Some tyres and wheels just don't hit it off, though, something I've noticed a bit more lately, with some manufacturers using the new standard of tight tolerances for tubeless tyres but some wheel makers not. This can make some tyres a very tight fit indeed.
In these situations, I found that the Crankbrothers lever's thin design meant I couldn't get enough purchase on it to really get the effort into flicking the tyre over the rim.
Sometimes it's better to be able to push the lever away from you to get that extra force needed to get the tyre on, but then you are leaving your knuckles exposed again to the spokes when it all goes wrong.
So, on the whole, if you've got a tyre and rim that work together then the Speedier Tyre Lever really does live up to its name. You'll be able to get your tyre off, fix your puncture and get the tyre back on in a jiffy. It'll be a massive help in the middle of winter, too, with ice cold rain making your fingers numb and shivering.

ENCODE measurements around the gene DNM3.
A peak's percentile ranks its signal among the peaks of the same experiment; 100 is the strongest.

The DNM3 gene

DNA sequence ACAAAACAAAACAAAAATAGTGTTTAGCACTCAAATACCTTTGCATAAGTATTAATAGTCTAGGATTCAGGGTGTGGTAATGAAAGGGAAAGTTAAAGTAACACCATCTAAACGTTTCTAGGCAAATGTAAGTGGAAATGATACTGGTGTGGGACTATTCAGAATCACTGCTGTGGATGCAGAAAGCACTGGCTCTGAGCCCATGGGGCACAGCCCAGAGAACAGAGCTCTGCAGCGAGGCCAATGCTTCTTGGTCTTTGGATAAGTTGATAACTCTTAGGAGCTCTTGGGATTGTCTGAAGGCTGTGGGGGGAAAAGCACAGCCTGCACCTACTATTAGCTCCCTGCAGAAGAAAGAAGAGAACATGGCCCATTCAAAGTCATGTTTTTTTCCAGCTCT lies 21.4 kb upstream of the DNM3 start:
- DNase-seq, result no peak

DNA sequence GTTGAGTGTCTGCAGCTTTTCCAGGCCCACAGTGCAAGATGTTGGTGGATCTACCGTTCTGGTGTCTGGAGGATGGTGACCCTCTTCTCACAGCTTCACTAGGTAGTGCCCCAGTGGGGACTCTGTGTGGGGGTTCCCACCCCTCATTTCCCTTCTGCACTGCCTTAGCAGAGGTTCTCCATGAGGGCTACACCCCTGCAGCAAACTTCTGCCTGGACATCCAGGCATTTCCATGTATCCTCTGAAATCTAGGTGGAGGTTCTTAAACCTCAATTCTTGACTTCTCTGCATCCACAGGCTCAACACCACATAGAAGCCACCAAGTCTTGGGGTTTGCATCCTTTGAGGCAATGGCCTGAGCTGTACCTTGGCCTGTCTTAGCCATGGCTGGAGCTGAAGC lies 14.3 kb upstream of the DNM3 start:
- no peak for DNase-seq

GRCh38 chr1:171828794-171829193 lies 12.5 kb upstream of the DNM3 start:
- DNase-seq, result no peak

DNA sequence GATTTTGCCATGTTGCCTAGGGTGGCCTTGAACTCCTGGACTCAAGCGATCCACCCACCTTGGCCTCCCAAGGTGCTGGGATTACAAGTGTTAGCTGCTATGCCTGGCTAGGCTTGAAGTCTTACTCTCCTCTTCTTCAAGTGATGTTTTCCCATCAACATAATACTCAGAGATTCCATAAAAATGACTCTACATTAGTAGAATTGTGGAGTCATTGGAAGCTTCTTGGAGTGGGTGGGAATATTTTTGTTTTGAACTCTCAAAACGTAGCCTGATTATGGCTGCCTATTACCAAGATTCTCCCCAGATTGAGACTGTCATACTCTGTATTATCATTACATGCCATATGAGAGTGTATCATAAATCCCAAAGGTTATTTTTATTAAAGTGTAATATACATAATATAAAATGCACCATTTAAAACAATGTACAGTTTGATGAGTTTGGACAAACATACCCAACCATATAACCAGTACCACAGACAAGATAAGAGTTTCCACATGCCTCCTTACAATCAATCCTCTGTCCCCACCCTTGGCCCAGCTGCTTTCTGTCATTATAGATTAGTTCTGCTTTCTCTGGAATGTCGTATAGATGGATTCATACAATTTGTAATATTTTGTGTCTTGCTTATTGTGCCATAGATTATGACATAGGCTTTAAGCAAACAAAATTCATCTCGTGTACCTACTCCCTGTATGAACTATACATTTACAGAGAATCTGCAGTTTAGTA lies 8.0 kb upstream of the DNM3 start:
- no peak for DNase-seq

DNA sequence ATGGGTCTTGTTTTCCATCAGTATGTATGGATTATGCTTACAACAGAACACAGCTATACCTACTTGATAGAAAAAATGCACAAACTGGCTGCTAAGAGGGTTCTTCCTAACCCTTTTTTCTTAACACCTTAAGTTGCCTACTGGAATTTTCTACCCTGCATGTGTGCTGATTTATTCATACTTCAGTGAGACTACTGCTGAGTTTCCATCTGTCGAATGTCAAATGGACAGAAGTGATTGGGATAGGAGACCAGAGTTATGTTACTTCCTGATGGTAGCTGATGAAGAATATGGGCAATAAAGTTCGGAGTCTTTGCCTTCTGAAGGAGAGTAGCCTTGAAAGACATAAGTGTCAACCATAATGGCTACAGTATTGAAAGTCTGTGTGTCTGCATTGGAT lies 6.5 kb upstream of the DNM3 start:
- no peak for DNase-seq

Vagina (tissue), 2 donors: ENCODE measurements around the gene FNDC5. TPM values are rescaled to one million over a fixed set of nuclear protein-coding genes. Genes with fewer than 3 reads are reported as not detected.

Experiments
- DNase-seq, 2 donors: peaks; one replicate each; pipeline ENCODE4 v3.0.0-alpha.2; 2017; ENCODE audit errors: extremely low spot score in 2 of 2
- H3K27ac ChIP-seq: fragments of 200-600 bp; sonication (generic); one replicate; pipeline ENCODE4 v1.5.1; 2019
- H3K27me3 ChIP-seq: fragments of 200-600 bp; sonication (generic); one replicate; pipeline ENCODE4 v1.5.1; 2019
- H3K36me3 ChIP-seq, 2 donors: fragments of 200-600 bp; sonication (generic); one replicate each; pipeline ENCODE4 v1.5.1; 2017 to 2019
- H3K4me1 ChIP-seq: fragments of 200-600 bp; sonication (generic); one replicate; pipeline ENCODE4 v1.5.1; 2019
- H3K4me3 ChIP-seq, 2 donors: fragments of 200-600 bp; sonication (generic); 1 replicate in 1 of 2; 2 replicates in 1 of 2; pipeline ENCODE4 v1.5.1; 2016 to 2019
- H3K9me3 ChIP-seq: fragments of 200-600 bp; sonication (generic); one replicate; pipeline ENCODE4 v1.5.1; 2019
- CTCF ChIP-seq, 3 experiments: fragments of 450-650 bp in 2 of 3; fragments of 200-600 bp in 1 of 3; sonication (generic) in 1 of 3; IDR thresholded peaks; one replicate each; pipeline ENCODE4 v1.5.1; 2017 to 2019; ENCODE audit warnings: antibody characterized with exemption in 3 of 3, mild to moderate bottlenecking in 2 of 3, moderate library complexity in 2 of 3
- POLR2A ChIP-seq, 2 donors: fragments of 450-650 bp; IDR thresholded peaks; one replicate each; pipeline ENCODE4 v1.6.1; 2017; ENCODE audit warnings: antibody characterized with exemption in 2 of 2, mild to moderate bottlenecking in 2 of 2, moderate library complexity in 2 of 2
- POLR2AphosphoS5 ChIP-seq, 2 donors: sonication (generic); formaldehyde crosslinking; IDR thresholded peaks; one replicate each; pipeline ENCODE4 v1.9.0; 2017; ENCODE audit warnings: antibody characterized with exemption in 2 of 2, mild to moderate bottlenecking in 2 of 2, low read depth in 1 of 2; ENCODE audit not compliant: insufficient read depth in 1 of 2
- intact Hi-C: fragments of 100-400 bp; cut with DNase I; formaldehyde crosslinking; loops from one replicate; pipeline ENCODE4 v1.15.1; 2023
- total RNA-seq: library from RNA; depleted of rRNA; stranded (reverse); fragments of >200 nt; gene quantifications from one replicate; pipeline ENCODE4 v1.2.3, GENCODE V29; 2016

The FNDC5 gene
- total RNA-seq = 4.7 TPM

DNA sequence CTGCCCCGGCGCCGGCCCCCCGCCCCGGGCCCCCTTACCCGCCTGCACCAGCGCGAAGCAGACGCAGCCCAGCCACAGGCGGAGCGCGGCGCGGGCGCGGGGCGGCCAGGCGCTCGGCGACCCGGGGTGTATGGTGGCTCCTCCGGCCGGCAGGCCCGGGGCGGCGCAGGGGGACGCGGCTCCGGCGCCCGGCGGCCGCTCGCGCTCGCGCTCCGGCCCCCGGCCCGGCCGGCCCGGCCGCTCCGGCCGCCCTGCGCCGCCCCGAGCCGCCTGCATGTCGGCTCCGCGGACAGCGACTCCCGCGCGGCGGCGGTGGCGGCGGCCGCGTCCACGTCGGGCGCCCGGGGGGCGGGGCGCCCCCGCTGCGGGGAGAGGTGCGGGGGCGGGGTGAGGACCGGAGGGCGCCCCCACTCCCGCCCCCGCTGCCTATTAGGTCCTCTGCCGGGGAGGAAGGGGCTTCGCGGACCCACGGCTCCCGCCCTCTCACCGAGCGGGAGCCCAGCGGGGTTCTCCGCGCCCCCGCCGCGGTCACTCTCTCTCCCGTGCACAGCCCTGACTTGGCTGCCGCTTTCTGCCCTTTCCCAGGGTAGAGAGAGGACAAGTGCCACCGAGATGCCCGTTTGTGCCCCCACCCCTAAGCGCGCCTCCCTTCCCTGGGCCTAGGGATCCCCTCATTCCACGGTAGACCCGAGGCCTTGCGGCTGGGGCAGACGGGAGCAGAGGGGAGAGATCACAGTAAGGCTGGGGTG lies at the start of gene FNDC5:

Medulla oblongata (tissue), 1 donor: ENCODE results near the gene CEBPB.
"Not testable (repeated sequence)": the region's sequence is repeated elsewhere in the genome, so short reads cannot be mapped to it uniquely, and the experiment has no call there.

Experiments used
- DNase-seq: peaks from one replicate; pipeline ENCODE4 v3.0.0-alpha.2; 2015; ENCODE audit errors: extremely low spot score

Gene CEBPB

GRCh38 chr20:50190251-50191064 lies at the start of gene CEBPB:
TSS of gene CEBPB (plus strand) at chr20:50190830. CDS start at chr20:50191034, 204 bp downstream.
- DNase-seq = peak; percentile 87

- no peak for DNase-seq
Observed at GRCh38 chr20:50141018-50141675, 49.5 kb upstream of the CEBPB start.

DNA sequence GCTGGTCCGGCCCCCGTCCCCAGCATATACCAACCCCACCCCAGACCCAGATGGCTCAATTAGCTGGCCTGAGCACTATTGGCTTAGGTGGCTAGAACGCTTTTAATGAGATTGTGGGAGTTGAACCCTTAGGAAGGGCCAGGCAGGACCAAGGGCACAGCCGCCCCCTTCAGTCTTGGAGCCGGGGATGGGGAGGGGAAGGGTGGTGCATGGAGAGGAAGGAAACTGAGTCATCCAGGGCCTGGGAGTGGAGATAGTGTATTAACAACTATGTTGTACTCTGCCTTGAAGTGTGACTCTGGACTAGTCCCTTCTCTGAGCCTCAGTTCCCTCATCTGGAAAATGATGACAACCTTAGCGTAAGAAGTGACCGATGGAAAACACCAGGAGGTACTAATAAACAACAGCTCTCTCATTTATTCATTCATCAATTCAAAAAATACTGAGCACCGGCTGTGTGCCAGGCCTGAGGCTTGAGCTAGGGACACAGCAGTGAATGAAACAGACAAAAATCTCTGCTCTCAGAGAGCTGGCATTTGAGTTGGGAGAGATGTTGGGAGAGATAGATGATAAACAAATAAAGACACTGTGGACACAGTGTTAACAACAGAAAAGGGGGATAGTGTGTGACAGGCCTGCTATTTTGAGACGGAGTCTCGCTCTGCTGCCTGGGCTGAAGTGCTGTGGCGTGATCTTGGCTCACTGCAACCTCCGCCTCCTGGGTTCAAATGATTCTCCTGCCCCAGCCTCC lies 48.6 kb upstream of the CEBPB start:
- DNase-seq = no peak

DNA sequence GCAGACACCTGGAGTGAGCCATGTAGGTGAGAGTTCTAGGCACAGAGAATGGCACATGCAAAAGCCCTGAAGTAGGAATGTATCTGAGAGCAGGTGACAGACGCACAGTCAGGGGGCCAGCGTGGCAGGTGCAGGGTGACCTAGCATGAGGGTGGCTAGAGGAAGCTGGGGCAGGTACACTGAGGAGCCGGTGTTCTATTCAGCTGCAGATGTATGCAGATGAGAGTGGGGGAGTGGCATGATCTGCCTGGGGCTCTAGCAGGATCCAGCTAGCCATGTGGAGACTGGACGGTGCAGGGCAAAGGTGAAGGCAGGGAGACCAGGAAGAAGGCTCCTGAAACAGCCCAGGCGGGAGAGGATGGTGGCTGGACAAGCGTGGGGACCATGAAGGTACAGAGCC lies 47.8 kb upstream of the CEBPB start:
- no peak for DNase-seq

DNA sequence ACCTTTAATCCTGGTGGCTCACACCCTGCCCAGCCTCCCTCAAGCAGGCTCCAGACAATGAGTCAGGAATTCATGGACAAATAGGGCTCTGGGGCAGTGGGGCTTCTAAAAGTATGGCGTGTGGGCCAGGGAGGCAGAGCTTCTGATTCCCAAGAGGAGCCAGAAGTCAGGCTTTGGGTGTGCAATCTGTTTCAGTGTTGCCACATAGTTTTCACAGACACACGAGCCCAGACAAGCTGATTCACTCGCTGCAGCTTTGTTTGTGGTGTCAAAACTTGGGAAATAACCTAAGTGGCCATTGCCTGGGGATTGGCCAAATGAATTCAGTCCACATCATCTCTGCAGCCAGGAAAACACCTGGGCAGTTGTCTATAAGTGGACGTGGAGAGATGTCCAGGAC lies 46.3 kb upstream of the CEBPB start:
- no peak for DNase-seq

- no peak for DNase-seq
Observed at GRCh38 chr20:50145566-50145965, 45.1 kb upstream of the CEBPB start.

If you've got a stubborn combination, though, it's no more effective than a standard tyre lever. Something like the Pedros tyre levers, for instance, that you can get for about seven quid, or the RaceOnes that are available for under £6.
These don't make the £6.50 RRP of the Crankbrothers lever look too bad either. True, you are only getting one instead of two or three, but if your wheel/tyre combination allows then one is all you'll need anyway.
If you want all the help you can get when fitting your tyres, the Speedier lever is definitely worth a punt.
Simple and effective way to speed up tyre fettling on all but the most stubborn of combinations
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road.cc test report
Make and model: Crank Brothers Speedier tyre lever
Size tested: n/a
Tell us what the product is for and who it's aimed at. What do the manufacturers say about it? How does that compare to your own feelings about it?
Crankbrothers says, "The tire lever has finally been revolutionized."
Its UK distributor Extra says: "A knuckle-saving tyre lever that removes and installs bicycle tyres in seconds."
It's a clever bit of kit that makes life easier in most situations.